MLK I Have a Dream Speech: What was it like to work with Dr. King?

What Was It Like to Work With Martin Luther King Jr. on the “I Have a Dream” Speech?

What Was It Like to Work With Martin Luther King Jr. on the “I Have a Dream” Speech?

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March 6 2015 7:32 AM

What Was It Like to Work With Martin Luther King Jr. on the “I Have a Dream” Speech?

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Martin Luther King Jr. waves to supporters from the Lincoln Memorial on Aug. 28, 1963, in Washington during the March on Washington, where King delivered his “I Have a Dream” speech.

Photo by AFP/Getty Images

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Answer by Clarence B. Jones, writer, public speaker, professor:

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It is a popular misconception to think that Martin Luther King Jr. sat down with me one day and said, “OK, Clarence, let's work on this speech I have to give at the March on Washington.” In June 1963, when the joint civil rights organizations made the decision to convene the March on Washington, the decision was also made that King should vacation in New York instead of elsewhere, as he customarily did with his family during the summer.

To facilitate this, my wife, children, and I temporarily vacated our home in Riverdale, New York, overlooking the Hudson River, so that King and his children could move in and stay there during his  “working vacation.”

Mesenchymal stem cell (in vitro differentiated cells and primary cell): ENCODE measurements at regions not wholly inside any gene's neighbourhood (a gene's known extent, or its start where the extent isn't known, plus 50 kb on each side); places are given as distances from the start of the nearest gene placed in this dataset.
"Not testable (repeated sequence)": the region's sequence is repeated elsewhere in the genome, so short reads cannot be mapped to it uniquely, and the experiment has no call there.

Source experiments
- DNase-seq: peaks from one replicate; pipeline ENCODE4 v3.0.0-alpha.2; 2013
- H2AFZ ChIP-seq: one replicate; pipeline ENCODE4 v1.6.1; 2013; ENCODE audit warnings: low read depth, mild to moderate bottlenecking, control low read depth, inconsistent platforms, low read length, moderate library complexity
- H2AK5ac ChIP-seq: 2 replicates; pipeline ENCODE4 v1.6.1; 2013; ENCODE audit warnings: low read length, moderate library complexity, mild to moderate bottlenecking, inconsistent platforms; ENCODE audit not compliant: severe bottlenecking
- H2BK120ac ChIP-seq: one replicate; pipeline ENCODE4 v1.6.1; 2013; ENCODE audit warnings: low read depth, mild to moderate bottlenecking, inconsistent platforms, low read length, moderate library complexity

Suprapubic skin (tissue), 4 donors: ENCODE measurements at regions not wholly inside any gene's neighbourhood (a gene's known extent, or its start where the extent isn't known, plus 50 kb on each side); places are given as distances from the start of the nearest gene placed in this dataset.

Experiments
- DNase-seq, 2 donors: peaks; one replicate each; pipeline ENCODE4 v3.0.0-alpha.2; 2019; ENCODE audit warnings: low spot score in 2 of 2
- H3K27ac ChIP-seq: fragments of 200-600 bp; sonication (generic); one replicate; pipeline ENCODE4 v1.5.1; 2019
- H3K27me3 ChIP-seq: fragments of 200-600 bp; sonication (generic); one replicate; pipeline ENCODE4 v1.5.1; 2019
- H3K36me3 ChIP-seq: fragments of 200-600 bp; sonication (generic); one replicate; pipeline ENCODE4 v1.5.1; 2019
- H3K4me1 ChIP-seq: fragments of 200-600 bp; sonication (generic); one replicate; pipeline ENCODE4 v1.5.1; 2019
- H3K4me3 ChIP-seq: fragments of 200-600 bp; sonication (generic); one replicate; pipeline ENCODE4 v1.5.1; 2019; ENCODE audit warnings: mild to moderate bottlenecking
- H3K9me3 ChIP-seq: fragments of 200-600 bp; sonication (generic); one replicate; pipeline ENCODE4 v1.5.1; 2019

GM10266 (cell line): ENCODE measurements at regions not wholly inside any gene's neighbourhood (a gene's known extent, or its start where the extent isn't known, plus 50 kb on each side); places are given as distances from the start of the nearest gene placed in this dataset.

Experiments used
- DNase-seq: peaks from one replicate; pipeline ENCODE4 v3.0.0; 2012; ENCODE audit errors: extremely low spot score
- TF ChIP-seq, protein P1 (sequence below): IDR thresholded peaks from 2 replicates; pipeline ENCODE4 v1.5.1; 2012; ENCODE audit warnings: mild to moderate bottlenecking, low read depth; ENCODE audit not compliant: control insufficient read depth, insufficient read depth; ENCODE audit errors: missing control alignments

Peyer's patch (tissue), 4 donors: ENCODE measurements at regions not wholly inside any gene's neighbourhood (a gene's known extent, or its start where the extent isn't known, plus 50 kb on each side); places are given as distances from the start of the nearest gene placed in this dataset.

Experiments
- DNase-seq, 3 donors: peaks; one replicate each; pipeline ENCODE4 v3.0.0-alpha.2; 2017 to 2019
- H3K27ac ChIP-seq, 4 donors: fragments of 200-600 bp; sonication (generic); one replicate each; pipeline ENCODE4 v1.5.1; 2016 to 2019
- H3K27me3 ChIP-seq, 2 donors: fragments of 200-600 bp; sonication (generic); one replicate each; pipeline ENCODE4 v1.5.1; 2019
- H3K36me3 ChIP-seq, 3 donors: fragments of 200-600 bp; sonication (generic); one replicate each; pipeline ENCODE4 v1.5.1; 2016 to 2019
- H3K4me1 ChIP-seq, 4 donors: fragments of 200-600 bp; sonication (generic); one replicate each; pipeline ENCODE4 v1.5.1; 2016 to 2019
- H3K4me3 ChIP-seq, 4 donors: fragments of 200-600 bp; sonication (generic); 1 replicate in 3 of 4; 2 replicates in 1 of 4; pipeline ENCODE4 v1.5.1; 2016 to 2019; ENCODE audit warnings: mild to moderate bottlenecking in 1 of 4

During this five-week period we would sometimes talk about the content of what he should consider talking about in his speech. After he left his “vacation home” in late July and returned to Atlanta, several peeople began to offer him suggestions as to what he should say during his speech at the march.

The closest we came to “sitting down to work on the speech” was when we were both staying at the Willard Hotel on Aug. 27, 1963, the day before the march.

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During a brief time during that evening, I and others had an opportunity to speak with him for about an hour in a secluded corner in the lobby of the hotel. I handed him my handwritten notes summarizing issues we had previously discussed in July in person and in early August over the phone. The notes included suggested text of the opening paragraphs he might consider using in the speech.

This was not unusual, since at different times Stanley Levison or I would often, at his request, provide drafts of texts of various speeches or articles he might be writing.

But let me make it clear: All of King's speeches during those limited years I was privileged to assist him with were his speeches, not mine nor Levison's.

Until I actually heard the words spoken by him at the March on Washington, I did not know what he had decided to use as his opening paragraphs or whether he would use the text that I had suggested he consider using. As spoken by him, they were his words, not mine.

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